36. 36. What Goes Into a Typical Warehouse Architecture? High Level Warehouse Technical Architecture Model Back Room Front Room Metadata BI Applications Presentation Server Layer Data Access Services Direct access Dimension query and Source Data Quality Real Time Layer Maintenance Operational reporting tools BI Portal Systems Workbench- Operational Front End BI and Enterprise- ODS Standard Performanc Reporting- Desktop tools Reports- XML / Flat files ETL Metadata Dim 4 Dim 1 e Mgmt Services Aggregate Navigator Fact- MDM system Services Dim 3 Dim 2 Enterprise Bus Matrix- External Storage Repository Dim 4 Dim 1 Analytic Applications Fact-… Dim 3 Dim 2 Dim 4 Dim 1 Dashboards & Fact Dim 3 Dim 2 Delivery Admin. Web Scorecards Cleaning & Applications Dim 4 Dim 1 Extract Services Services Fact Preparing for Conforming Dim 3 Dim 2 Presentation Dim 4 Fact Dim 1 Operational Dim 3 Dim 2 Aggregates for Metadata BI Management Atomic level Performance Security Mgmt. Operational ETL Services business process Services and Systems and dimensional models Browsing Reports Infrastructure
  37. 37. Sample Architecture Plan Document Outline  Executive Overview  Architecture Implications of Business Requirements  Architecture Overview  Back Room and Front Room Services  Data Stores (Source, Staging, Presentation Servers)  Metadata Strategy  ETL System Strategy and Details  BI Applications System Strategy and Details  Infrastructure  Architecture Implementation Phases and Timing  Technology Evaluation Process37  Architecture Models
  38. 38. The ETL SystemPopulating the data warehouse Technical Product Architecture Selection & Design Installation Growth Business Project Dimensional Physical Requirements Deployment Planning Modeling Design Definition BI BI Maintenance Application Application Specification Development Project Management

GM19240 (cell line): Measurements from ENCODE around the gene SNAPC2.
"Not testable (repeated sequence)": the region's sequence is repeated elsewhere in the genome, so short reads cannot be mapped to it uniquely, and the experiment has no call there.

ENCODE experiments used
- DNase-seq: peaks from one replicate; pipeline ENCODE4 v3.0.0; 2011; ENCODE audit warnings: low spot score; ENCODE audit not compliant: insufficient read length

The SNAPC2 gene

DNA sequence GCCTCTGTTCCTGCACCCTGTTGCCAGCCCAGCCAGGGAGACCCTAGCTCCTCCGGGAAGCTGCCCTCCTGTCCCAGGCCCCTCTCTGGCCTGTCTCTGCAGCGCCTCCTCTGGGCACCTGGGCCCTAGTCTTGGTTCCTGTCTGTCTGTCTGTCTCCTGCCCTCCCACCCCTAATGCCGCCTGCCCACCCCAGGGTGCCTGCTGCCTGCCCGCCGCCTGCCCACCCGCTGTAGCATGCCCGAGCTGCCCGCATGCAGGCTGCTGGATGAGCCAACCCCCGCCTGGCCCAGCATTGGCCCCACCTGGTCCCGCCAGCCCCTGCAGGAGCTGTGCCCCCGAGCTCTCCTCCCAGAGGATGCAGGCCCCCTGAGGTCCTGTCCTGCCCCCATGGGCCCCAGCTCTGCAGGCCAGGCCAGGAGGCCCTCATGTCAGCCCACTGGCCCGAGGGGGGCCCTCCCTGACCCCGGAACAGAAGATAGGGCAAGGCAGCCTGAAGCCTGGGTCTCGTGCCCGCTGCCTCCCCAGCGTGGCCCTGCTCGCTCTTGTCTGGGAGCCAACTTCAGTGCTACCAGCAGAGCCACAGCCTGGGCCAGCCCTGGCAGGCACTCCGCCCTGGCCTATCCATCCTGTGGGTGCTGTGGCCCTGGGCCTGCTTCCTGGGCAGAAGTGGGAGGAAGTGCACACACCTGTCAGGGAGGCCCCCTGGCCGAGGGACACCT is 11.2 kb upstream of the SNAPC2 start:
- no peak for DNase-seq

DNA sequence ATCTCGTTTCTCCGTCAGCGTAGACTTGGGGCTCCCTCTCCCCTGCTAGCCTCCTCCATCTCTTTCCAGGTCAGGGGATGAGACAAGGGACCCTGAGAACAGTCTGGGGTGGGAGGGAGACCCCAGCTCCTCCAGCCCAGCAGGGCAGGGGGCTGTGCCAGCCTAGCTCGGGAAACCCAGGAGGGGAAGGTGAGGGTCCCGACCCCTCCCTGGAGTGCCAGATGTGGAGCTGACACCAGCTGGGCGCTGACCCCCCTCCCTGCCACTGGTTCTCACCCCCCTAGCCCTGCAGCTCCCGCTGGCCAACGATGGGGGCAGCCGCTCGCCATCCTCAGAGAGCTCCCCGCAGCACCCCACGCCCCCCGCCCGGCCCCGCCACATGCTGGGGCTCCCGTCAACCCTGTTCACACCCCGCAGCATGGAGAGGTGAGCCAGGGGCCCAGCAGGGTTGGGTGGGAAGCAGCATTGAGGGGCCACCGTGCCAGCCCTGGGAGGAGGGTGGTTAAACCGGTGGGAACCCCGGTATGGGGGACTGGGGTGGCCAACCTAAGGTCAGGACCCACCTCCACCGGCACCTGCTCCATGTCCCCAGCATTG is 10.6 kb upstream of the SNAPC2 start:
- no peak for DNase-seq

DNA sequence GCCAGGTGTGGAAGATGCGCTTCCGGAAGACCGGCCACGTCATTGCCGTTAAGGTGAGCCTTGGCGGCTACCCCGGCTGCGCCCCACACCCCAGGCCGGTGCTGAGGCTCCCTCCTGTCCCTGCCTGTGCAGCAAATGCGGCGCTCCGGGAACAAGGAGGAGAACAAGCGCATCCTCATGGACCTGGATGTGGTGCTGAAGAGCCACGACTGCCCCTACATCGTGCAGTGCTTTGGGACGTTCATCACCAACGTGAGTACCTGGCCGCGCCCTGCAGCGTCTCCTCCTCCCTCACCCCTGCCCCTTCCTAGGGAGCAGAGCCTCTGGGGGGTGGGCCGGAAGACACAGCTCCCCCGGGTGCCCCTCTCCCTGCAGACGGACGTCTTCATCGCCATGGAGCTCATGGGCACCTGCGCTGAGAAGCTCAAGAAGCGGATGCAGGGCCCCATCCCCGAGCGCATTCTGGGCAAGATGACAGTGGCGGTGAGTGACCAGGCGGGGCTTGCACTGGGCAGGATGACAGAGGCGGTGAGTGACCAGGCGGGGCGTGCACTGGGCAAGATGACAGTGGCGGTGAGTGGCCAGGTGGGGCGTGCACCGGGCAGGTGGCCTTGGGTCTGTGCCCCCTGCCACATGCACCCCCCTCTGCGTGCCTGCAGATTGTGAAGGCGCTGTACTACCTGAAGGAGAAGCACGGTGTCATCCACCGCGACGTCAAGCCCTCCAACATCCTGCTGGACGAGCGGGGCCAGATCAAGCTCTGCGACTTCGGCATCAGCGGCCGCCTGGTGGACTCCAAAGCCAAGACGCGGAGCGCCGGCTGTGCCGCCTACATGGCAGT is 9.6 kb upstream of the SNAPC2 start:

39. 39. ETL Startup  Create an ETL Plan  Based on dimensional model docs, data quality, and additional research  Map source tables to each target and identify required transformations  Each target flow corresponds to an ETL package  Setup development environment39
  40. 40. The ETL Functions  Understand the core functions common to most ETL systems (there are 34 of them)  They fall into four categories:  Extract: get the data out of the source and into the DW system  Transformation: clean the data and conform it to standard definitions and contents  Prepare the data for presentation: “dimensionalization”  Manage all the above functions in a coherent system40
  41. 41. Populating Dimension Tables  Recreating Type 2 change history can be a challenge  Cleaning and conforming can be complex  Integrating multiple sources and de-duplicating is a process unique to your business  Integration Services’ tools including Fuzzy Lookup can help for simple problems  Complex problems require a third party tool or service  Universaldimension function is handling changes in dimension attributes (SCDs)41
  42. 42. Slowly Changing Dimensions  Dimension attributes will change over time  Business users determine what must be tracked 1 Source New Source Rows Assign Simple Insert Surrogate Master File Keys Dimension 2 Type 2 Assign Update Changed Insert New Compare Surrogate Current_Flags Rows Current Rows Keys and Dates 3 Type 1 Update Changed Master Value in Rows Replace Dimension Current Row Most-Recent- Key Map w/Current No Change Rows (Optional) Ignore42